Another site that exhibits the grandiose of the ties is the historical religious site of Clonmacnoise, packed with cathedrals, churches, crosses, and round towers. They also display the early grave slabs of Western Europe.

Did you know that a Riverfest is held every year on the banks of River Shannon? This arouses awe in tourists' hearts. Hosted by Limerick, the Riverfest come with amusing fireworks and adventurous water sports.

A shoutout to the avid golfers out there! If you wish to play your favorite sport in the country mood, on the river banks, enjoying the river breeze and landscape, then the Glasson Golf Course will not disappoint you.

Last but not least, falls the Athlone Castle that has its head high for fo serving the local families of Dillions and O’Kellys on the waterfront. It also served as military barracks for the past 300 years or so.

If you are in search of interactive activities, engaging games, boating holidays, and marvelous exhibitions, then you are in no doubt, at the right spot!

The River Shannon has first appeared in maps by the Graeco Egyptian geographer named Ptolemy. This river has played its parts in Celtic mythology. The River Shannon reaches the Shannon estuary at County Limerick finally.

The Shannon estuary has a total length of 63.44 mi (102.1 km) long. By the general tradition, the River Shannon is said to start in the Shannon Pot near County Cavan. The river flows generally south from the Shannon Pot.

The Grand Canal connects the Shannon and the Irish Sea. The Upper Shannon has a catchment (with Shannon's traditional source, the Owenmore River, and the Boyle River Basin).

The River Shannon is also seen at Clonmacnoise, County Offaly. The River Shannon divides and the Shannon River creates a major physical barrier between east and west, unlike many rivers that divide the southern and eastern provinces.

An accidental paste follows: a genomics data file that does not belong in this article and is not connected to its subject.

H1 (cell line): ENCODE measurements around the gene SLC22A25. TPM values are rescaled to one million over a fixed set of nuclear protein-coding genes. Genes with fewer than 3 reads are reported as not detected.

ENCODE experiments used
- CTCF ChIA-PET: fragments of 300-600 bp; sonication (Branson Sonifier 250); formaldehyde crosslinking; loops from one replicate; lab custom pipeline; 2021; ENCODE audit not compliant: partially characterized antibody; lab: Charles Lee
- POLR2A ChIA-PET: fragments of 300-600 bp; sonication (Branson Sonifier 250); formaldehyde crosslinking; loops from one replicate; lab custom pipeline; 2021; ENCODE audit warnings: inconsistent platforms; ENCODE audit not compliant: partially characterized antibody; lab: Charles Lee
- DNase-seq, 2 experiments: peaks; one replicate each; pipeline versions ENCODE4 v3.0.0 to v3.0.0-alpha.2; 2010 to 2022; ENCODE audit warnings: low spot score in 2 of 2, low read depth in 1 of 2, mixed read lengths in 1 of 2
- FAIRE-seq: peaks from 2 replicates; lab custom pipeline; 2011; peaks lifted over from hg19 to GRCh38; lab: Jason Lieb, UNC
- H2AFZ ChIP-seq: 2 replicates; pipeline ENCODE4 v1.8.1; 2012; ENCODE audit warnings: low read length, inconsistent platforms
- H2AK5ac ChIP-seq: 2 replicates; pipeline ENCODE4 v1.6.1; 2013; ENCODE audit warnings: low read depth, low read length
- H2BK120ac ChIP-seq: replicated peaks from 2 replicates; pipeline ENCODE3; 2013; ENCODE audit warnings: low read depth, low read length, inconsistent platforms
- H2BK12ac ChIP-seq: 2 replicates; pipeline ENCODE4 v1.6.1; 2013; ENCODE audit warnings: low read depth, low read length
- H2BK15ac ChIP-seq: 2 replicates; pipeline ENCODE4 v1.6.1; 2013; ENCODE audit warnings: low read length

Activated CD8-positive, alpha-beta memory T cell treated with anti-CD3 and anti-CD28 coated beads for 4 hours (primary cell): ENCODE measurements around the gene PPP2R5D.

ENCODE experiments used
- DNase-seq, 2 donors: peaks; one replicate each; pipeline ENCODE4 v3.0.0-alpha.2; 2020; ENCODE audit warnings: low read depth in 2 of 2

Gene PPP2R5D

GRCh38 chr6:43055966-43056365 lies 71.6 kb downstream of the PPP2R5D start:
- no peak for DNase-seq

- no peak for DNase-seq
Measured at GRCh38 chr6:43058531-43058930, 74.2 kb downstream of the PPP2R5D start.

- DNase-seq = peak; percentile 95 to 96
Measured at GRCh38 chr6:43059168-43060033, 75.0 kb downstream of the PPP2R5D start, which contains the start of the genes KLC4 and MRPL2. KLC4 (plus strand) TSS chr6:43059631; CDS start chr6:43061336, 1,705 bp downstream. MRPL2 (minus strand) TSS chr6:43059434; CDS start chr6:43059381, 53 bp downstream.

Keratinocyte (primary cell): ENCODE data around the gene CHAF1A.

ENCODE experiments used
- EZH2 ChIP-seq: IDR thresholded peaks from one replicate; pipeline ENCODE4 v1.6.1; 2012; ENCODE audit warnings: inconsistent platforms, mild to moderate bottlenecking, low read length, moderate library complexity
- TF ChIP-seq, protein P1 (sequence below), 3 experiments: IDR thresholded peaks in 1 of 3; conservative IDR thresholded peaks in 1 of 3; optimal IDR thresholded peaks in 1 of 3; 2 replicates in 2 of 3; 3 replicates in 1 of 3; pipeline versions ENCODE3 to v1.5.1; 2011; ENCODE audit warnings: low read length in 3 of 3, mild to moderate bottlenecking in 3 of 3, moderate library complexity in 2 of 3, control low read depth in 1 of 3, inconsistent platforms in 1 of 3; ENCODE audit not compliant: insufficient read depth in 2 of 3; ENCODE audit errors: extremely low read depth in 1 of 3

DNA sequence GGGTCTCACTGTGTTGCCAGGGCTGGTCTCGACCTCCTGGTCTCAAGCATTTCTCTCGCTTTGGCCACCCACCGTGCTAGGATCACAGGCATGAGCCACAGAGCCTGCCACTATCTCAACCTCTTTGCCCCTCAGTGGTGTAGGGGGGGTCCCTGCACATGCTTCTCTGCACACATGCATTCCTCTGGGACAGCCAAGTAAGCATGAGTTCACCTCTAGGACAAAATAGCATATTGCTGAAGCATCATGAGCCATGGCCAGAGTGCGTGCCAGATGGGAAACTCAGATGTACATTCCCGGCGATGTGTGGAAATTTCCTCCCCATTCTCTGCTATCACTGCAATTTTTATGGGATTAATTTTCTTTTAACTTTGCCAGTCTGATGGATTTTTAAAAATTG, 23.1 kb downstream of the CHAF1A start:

The major exception is County Clare, which is located west of the River Shannon and is part of the Munster province. A spring at Tiltinbane, on the western extremity of the Cuilcagh mountain ridge, is the highest point in the watershed.

River Shannon is Ireland's longest river. The Shannon is not only the longest river in Ireland, but it is also the greatest river in terms of flow in Ireland.

Other major rivers include the River Liffey. Limerick city stands at the confluence of the river and the estuary's seawater. The county Leitrim native is found as settlements by the water.

Through the River Suck, the Shannon Erne Waterway is connected with the Shannon River. It is an extremely important waterway of the region, making it a cornerstone of the local economy.

Fishing is also carried out on a commercial scale in the tributaries of the River Shannon as well as the lakes located along the route of the river. Lough Ree or the Lake of the Kings is an extremely important tourist attraction that allows travelers to explore the nearby historic islands and traditional villages.

Derg was discovered first before discovering River Shannon. Lough Derg is a freshwater lake. Abhainn na Sionainne is the county Leitrim native name. There is also the important Shannon harbor. The River Shannon is also found at the bay of many towns such as county Westmeath as well as Leitrim village.

Lough Forbes is a river water basin for River Shannon. Between Jamestown and Drumsna, there is a river loop, as well as lateral canals at Lanesborough and Roosky. The River Shannon travels through county Fermanagh.

The river is known for turning west and emptying into the Atlantic Ocean. There are multiple lakes that this river water meets, like the lakes Lough Bofin and Lough Boderg. There were no towpaths in the river portions, and shoals remained in the summer months, there were no harbor facilities in Limerick.

Here at Kidadl, we have carefully created lots of interesting family-friendly facts for everyone to enjoy! If you liked our suggestions for River Shannon facts then why not take a look at River Tweed facts, or River Jordan facts.

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Written by Supriya Jain

Bachelor of Commerce, Master of Business Administration specializing in Marketing

Supriya Jain picture

Supriya JainBachelor of Commerce, Master of Business Administration specializing in Marketing

As a skilled member of the Kidadl team, Shruti brings extensive experience and expertise in professional content writing. With a Bachelor's degree in Commerce from Punjab University and an MBA in Business Administration from IMT Nagpur, Shruti has worked in diverse roles such as sales intern, content writer, executive trainee, and business development consultant. Her exceptional writing skills cover a wide range of areas, including SOP, SEO, B2B/B2C, and academic content.